Investment Opportunities in Space

What do we mean by “Space” investments?

Space is often described as “The Final Frontier,” or  “The Great Unknown,” however, Space technology is far better known by engineers, scientists, and governments than by the private investing community.  Space technology has radically transformed life on Earth ever since Sputnik launched in 1957. Space investments do not generally take the form of investing directly in the Moon or Mars (though some companies are making efforts at deep space resource extraction), but rather in technology that has applications for us here on Earth.

What has been the historical Space investment opportunity?

Large telecommunications companies have been launching constellations of satellites for years, providing connectivity and bandwidth to consumers on Earth. In 2017, the Space industry garnered over $350b in global revenue, dominated by historical behemoths in telecom. The high cost to access pace combined with the significant cost to manufacture a satellite have driven many of the historical market leaders to access public financing markets and become publicly traded.

Why should I invest in the Space market?

More entrepreneurs and investors are exploring Space companies due to two recent paradigm shifts in the Space market:

  1. Decreased cost to access space: SpaceX, along with other launch services companies such as Rocket Lab, have dramatically reduced the cost to access space.
  2. Industry adoption of small satellites: The miniaturization of technology – much of the same miniaturization that drives smartphone technology – now enables satellites to be much smaller than traditional designs. An industry standard for small satellite design, often called “CubeSats” has served as the foundation for new Space companies such as Plant Labs, Spire Global, and Deep Space Industries.

US$ cost/kg to launch into low Earth orbit (LEO)

CubeSat standard dimensions (NASA)

Taking advantage of these two shifts, industry verticals that have been dominated by global aerospace firms are being disrupted by new players. Maxar Technologies, which provides Earth Observation (E.O.) data to the US government through its constellation of 5 high-resolution satellites, is being disrupted by Planet Labs and other E.O. startups. Planet Labs alone has over >200 on-orbit satellites that capture medium- and high-resolution imagery.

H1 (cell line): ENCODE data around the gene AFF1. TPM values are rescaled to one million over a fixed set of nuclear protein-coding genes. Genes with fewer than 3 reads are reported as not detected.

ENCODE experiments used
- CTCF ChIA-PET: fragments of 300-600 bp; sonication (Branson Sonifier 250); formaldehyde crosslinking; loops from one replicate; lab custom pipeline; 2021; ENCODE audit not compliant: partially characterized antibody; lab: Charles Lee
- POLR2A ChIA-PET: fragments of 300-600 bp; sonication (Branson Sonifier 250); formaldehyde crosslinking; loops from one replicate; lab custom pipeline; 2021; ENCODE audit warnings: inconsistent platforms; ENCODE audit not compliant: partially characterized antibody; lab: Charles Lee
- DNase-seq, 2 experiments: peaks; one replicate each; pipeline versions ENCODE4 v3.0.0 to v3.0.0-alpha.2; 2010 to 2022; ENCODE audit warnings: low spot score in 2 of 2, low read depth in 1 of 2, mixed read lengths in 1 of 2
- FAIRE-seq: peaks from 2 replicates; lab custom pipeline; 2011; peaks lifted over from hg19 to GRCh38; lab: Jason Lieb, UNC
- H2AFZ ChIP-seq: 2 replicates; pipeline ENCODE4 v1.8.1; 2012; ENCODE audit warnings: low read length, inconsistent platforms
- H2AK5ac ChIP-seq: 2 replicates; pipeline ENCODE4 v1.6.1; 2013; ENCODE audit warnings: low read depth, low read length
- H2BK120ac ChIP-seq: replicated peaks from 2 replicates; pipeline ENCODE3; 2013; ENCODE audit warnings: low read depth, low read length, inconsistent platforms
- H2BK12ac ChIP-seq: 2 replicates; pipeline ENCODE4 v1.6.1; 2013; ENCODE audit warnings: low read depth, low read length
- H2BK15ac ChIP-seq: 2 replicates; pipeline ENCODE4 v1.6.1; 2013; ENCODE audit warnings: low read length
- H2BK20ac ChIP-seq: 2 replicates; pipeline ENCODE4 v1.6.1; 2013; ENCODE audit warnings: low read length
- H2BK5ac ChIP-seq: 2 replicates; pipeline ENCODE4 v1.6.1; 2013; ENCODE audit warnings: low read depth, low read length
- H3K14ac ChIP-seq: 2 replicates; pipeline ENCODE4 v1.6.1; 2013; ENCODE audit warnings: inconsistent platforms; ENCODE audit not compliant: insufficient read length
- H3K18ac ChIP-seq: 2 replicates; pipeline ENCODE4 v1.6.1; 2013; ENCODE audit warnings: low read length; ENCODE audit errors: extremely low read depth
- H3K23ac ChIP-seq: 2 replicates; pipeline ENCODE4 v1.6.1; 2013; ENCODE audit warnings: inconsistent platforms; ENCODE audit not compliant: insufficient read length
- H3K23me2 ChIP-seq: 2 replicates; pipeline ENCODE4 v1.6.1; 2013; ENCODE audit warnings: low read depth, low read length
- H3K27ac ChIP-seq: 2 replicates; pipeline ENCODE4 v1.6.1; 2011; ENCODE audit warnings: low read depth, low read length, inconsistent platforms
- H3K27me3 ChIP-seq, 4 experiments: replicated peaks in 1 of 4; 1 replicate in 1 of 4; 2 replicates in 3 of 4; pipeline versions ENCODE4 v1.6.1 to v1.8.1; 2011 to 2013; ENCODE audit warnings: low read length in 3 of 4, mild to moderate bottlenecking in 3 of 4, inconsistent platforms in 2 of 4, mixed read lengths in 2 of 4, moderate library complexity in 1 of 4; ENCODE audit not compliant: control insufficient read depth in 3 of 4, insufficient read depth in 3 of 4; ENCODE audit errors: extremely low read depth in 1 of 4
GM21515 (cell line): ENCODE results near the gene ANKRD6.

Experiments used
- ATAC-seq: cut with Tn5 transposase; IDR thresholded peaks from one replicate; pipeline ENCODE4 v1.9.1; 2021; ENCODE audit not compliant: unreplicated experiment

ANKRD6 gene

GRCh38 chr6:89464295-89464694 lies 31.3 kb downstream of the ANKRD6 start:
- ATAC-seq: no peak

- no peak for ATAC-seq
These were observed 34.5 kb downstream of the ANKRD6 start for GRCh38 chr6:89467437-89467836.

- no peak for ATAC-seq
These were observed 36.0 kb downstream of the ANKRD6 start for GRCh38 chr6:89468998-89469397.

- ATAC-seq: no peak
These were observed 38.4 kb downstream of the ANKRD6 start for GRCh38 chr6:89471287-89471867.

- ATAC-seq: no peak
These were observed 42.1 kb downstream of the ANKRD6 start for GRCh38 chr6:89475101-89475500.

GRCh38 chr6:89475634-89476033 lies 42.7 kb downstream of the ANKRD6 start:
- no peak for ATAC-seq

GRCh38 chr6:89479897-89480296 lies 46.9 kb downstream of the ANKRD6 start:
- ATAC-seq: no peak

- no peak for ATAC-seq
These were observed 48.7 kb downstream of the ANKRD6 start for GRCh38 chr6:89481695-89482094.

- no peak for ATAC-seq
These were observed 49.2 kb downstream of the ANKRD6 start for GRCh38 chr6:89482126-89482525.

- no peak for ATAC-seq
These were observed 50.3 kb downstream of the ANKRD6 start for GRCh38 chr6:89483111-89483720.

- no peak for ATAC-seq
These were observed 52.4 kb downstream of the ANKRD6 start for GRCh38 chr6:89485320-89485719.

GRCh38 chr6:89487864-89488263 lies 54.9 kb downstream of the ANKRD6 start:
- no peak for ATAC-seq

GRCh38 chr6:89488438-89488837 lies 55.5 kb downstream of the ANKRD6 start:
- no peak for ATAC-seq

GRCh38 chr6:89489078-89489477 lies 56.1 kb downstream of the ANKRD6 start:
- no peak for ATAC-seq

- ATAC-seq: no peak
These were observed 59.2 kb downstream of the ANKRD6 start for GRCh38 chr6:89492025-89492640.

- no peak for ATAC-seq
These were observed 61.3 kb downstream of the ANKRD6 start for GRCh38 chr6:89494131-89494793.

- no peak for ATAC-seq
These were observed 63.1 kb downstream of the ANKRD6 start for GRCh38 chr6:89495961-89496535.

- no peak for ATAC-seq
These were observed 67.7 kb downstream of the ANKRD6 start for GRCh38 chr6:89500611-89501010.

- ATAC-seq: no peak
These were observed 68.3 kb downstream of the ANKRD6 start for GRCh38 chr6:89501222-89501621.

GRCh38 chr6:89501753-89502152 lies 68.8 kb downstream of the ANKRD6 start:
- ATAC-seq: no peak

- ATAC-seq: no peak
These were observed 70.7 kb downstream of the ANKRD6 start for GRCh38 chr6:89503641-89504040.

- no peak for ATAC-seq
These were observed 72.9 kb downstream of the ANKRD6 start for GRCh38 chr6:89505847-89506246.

SpaceX has caused Arianespace, United Launch Alliance (ULA), and other established launch services providers to completely rethink pricing for launches. Rocket Lab, and other small-sat launch platforms, are building launch platforms to cater exclusively to small satellite platforms and other smaller payloads as a cheaper way to access orbit as compared to SpaceX, ULA, and others.

In addition to startups focused on hardware, software and Big Data companies are beginning to harness the power of the Space market, with companies like Orbital Insight creating algorithms to interpretation to drive business and policy decisions.

Space investments, 2000-2017

Investment Type 2000-2005









Seed/Prize/Grant 640 299 1,354 2,293
Venture Capital 238 417 5,641 6,295
Private Equity 233 1,288 222 1,743
Acquisition 0 584 2,998 3,582
Public Offering 0 0 23 23
Total Investment 1,111 2,588 10,238 13,937

The investing community has begun to notice the huge opportunity that exists in the Space market, having invested almost $14 billion since 2000. Venture Capital firms have been incredibly active, spreading investments across several Space verticals in many global markets. With the overall Space market expected to reach >$1 trillion by 2040, more companies will be seeking private investment.

Global Space Market, 2014-2040

Why Chicago?

A robust education and commercial environment exists in Chicago with talent and infrastructure to support Space entrepreneurs. The Great Lakes region, its activity dominated by Chicagoland businesses and universities, accounts for >$2t in GDP and significant VC activity. In 2016 alone, there were 462 VC deals accounting for $2.7b in fundraising. Research and commercialization of Space technology and applications can and will take place in Chicago in the near future.

NewSpace Chicago is a community of professionals interested in commercializing and developing outer space. We promote Chicago as a center of excellence for new commercial space, space-related, and space-scalable ventures. Learn more at

Daniel Mater is a Strategy Consultant in Chicago, IL. He worked in Finance at Planet Labs and is an alumni of the International Space University’s Space Studies Program.

Sources: Morgan Stanley, Bank of America, Bryce Space and Technology, NASA

Comments are closed.